Researchers at the University of Sheffield, United Kingdom, have come across a breakthrough in the prevention of pressure ulcer infection from superbugs such as MRSA, or methicillin-resistant Staphylococcus aureus.
The term “superbug” indicates bacteria that withstand multiple antibiotics. This antibiotic resistant bacteria has steadily become a significant issue in healthcare, as it increases the risks of poorer clinical outcomes and even death. According to a conservative estimate by the Centers for Disease Control and Prevention (CDC), annually, more than 2 million people become sick with antibiotic resistant infections with at least 23,000 deaths occurring as a consequence.
This newly discovered treatment has been proven effective against antibiotic-resistant bacteria like MRSA. As individuals age, bacterial skin infections become more problematic, as infected wounds take longer to heal and cause discomfort and suffering for the patient.
To cause an infection, bacteria adhere tightly to skin cells and to achieve this, they have adapted over time to takeover sticky patches on human cells. The Sheffield researchers have taken proteins known as tetraspanins, derived from human cell lines, to make the patches less sticky. In effect, the addition of this protein allows the bacteria to simply wash away.
This treatment, which prevented bacterial infections, has been tested in a human skin model of 3D tissue engineered skin, known as TEskin. This specialized, engineered skin, which was developed by Professor Sheila MacNeil of the Department of Materials Science and Engineering, can emulate infected human wounds and adult skin tissue structure. The scientists involved in the study say that this is a suggestion that the treatment is both safe and effective for use on humans.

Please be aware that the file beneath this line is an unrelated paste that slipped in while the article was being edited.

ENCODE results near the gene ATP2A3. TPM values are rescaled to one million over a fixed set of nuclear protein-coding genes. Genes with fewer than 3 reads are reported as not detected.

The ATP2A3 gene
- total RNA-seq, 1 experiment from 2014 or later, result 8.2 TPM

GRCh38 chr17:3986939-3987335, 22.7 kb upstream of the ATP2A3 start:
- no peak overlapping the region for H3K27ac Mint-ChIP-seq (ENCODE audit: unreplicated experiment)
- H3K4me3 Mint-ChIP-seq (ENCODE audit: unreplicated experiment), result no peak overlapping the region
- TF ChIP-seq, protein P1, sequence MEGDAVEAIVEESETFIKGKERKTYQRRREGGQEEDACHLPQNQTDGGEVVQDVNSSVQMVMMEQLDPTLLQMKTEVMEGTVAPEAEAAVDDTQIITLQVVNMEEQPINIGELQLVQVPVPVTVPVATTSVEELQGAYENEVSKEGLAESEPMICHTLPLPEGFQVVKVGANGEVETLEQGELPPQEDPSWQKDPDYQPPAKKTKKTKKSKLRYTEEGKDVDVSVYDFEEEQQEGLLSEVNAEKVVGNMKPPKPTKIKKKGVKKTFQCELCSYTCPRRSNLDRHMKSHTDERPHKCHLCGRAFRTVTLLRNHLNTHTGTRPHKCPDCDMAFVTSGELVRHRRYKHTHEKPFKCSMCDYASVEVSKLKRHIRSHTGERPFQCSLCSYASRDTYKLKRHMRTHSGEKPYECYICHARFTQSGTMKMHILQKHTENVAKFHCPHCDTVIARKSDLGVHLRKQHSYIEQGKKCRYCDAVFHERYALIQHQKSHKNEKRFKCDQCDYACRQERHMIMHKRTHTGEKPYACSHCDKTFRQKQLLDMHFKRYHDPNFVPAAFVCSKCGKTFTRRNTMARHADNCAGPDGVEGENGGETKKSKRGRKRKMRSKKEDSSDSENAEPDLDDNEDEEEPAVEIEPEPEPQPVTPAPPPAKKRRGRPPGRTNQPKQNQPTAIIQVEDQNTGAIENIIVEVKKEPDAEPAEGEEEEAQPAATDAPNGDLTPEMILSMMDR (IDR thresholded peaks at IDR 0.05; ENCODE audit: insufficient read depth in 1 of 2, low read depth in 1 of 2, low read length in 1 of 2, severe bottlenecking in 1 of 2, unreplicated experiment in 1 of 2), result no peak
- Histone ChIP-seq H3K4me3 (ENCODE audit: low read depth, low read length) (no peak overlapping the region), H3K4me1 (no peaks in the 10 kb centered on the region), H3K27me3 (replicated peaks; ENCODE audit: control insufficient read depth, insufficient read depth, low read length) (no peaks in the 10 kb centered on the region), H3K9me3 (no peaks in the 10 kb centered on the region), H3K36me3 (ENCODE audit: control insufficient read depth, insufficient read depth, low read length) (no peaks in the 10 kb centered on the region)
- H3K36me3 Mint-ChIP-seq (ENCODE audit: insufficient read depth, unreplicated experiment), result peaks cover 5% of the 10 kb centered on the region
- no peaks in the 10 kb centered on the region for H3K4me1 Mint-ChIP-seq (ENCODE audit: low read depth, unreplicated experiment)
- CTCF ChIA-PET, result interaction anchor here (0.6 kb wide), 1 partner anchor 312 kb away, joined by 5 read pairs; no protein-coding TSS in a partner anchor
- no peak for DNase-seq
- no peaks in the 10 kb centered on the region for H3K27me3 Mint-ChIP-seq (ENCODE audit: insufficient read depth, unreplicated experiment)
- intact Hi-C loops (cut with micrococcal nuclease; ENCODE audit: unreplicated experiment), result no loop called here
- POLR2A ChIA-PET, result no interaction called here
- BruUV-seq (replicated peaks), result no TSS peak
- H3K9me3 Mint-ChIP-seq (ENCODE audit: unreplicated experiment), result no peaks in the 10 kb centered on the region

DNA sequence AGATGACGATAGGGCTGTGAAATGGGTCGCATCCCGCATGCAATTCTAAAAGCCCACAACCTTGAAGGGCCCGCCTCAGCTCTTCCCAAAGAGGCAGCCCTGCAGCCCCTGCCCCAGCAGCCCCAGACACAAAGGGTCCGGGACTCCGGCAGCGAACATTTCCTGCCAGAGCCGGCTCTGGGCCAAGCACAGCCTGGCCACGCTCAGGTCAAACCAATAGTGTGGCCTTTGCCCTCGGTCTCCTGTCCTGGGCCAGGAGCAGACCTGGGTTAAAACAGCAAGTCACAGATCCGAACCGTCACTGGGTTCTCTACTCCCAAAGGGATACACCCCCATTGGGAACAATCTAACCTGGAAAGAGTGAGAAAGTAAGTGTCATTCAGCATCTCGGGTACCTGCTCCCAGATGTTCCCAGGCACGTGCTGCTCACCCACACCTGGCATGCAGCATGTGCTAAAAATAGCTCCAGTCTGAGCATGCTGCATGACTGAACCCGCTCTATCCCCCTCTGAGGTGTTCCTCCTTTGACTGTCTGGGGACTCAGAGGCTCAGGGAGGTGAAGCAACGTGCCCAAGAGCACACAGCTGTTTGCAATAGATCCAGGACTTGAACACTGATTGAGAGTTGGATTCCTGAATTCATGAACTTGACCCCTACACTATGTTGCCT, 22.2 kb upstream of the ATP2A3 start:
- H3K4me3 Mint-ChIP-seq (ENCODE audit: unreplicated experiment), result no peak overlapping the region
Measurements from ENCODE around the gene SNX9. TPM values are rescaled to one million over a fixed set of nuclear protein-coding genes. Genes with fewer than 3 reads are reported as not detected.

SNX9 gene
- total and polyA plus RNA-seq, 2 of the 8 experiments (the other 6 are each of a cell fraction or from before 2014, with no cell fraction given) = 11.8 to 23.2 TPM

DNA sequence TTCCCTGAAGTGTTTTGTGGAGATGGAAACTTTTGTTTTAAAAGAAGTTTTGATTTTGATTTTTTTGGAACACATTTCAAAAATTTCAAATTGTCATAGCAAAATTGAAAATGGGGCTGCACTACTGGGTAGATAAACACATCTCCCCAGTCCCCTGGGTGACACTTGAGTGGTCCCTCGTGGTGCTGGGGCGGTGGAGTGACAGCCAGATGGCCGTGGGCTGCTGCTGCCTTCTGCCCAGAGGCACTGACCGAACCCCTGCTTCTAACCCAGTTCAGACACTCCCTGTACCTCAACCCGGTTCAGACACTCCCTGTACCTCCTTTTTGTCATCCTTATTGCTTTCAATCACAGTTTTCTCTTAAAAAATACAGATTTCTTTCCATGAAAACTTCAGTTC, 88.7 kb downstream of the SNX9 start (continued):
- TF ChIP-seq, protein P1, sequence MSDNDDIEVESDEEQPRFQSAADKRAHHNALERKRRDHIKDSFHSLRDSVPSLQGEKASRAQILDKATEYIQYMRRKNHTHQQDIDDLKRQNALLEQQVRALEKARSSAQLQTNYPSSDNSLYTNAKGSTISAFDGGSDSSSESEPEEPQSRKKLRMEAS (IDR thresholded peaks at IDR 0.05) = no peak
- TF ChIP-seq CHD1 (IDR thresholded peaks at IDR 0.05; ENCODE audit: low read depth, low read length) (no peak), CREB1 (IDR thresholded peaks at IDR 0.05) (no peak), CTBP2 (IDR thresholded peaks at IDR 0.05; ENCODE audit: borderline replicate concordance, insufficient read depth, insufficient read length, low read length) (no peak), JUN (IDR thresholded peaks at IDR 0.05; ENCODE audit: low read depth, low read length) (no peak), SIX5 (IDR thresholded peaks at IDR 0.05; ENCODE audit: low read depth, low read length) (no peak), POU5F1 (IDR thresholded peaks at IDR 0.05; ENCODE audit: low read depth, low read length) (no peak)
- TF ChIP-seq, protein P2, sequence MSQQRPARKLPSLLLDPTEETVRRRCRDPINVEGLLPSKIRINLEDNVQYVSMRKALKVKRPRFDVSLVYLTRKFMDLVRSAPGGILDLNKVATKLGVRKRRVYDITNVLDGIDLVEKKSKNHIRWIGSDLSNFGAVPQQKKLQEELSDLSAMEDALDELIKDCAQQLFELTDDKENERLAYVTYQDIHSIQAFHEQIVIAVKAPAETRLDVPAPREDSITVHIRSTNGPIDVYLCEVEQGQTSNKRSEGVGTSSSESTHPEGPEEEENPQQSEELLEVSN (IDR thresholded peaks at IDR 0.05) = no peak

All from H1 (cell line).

According to Professor Sheila MacNeil, “this research is a new way to fight bacteria that does not add to antibiotic resistance. Rather than try to kill bacteria, this approach uses a knowledge of how they normally attach to skin cells to reduce their ability to attach.”
Dr. Pete Monk, who led the study and is part of the University’s Department of Infection, Immunity, and Cardiovascular Disease, mentioned that “the therapy could be administered to patients using a gel or cream and could work well as a dressing. We’re hoping it can reach clinical trials stage in the next three to five years.”
The researchers hope that this new breakthrough can lead to the future remediation of skin infections while offering new insight into the fight against drug resistant bacteria.
(2016 Jul 29). Scientists make breakthrough in fight against antibiotic resistance. Retrieved from http://www.sheffield.ac.uk/news/nr/skin-infections-treatment-antibiotic-resistance-superbug-1.594339
Nichols, H. (2016 Jul 31). Antibiotic resistance: Skin infection prevention treatment helps battle ‘superbugs.’ Retrieved from http://www.medicalnewstoday.com/articles/312008.php
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